You would need a large staff to be able to monitor all of those devices or you can use a device management application that automates a lot of that work for you. So going back to our profile manager feature, this is a good way to provide software updates. So similar to scanning for security compliance, you can create a profile that specifies a new version of firmware or maybe a new configuration, and then that profile will manage the deployment of the firmware configuration or other files like maybe a Python program out to your deployed inventory of devices. So it'll do all that for you, lets you know how it has done, which devices have failed if any have failed, etc. And it'll do the work for you.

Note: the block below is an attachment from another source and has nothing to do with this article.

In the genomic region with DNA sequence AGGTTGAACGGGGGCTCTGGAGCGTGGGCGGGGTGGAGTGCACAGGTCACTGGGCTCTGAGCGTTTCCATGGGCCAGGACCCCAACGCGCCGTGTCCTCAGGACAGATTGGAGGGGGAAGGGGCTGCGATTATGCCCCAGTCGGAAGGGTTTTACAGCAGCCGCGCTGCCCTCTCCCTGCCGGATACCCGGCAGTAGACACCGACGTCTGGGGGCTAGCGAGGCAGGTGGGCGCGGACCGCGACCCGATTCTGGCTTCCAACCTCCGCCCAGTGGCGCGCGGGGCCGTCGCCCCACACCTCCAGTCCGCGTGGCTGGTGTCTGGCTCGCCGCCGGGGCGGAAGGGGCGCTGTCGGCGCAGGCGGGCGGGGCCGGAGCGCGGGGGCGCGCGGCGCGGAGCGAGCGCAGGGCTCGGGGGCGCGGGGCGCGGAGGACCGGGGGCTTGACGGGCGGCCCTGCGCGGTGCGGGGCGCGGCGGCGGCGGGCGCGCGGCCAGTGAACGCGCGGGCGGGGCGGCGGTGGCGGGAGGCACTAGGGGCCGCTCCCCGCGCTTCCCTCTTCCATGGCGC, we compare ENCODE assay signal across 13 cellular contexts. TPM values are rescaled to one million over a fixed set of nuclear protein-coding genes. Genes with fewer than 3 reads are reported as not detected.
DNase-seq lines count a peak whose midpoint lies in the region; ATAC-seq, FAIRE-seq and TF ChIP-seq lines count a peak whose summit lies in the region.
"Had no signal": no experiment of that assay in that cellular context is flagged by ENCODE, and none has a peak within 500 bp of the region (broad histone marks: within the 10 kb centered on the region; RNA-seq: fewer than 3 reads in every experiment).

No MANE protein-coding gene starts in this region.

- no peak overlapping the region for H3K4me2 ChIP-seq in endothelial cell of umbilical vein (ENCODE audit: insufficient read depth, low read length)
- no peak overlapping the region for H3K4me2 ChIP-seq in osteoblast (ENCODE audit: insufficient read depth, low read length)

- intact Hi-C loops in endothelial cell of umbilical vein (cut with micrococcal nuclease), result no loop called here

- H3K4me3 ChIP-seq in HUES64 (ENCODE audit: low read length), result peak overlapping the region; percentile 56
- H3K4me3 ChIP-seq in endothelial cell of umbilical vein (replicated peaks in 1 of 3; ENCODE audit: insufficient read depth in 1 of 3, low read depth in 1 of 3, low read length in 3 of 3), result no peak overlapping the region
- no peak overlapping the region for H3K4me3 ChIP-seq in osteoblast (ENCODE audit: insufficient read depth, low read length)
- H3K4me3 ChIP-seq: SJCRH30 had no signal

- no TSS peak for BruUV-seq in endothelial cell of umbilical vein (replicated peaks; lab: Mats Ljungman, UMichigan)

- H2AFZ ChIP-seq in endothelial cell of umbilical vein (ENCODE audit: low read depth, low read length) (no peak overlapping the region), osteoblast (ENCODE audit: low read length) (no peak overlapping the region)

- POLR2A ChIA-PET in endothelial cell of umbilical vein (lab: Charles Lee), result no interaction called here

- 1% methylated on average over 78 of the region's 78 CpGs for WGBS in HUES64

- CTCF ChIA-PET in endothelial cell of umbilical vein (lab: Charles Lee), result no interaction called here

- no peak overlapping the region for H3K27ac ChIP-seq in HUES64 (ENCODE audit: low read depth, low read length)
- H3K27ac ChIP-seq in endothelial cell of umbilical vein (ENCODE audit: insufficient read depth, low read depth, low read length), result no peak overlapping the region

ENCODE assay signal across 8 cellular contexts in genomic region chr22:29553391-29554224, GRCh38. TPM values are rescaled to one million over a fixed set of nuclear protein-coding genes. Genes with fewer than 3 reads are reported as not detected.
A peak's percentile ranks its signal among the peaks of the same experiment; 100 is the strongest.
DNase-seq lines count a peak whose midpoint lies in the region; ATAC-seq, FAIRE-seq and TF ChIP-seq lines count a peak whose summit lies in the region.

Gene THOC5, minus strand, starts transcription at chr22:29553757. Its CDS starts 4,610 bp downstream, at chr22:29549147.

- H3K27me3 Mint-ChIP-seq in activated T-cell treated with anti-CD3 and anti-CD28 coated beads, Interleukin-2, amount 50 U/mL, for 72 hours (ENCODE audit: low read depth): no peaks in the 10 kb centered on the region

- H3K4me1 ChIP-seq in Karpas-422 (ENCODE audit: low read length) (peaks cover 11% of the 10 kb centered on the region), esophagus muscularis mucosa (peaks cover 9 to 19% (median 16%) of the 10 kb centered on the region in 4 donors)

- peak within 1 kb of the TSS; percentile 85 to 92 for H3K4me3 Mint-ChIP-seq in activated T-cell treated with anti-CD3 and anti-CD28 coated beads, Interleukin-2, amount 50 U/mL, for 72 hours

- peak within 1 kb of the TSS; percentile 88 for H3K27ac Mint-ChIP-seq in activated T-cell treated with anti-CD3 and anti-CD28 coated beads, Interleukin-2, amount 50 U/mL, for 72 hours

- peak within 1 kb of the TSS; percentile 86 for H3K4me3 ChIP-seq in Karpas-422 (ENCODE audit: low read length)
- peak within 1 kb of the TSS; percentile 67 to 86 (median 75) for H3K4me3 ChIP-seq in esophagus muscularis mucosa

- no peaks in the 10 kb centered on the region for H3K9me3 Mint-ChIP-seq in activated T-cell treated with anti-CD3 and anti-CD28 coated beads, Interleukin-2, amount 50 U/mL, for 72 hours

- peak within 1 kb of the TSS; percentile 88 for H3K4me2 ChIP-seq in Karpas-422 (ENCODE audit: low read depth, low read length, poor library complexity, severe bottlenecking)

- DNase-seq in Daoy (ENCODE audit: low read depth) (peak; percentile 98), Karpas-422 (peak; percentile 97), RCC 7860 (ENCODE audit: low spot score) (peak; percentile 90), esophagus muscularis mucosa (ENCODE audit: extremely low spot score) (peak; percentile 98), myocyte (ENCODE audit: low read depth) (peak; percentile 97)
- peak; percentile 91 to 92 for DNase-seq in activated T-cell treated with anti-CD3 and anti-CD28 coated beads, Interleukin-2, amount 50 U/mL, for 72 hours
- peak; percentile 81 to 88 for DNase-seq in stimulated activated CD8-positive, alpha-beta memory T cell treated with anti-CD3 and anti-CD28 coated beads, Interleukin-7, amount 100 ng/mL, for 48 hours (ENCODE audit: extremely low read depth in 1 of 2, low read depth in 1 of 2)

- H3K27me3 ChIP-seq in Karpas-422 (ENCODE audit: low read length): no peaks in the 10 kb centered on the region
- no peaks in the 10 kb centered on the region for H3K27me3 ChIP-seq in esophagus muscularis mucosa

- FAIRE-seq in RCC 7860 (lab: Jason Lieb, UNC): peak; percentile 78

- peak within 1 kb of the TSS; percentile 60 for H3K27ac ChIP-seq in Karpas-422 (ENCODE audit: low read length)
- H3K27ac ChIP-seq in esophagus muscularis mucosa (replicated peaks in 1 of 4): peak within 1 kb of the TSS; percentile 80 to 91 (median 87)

Another thing I wanted to mention is the ability to get the edge devices beyond the directly-connected devices. So what I mean by that is you might have a gateway that has IP connection capabilities that can connect back to a management platform. And that gateway might provide that bridge to something like a Zigbee network. So in this case, we can see the Zigbee nodes. They're associated with the gateway. And we can even go in and view the settings or make changes to the settings.
And so, using our Remote Manager platform in combination with our gateway, you have the ability to monitor and manage devices that are even beyond the gateway itself. And you can include those devices in the automation that we've been talking about so far. So here's an example of the ability to upgrade the firmware on...this happens to be the XBee gateway or sorry, the XBee radio in the gateway. But you can also update the firmware on the remote nodes on the Zigbee network itself.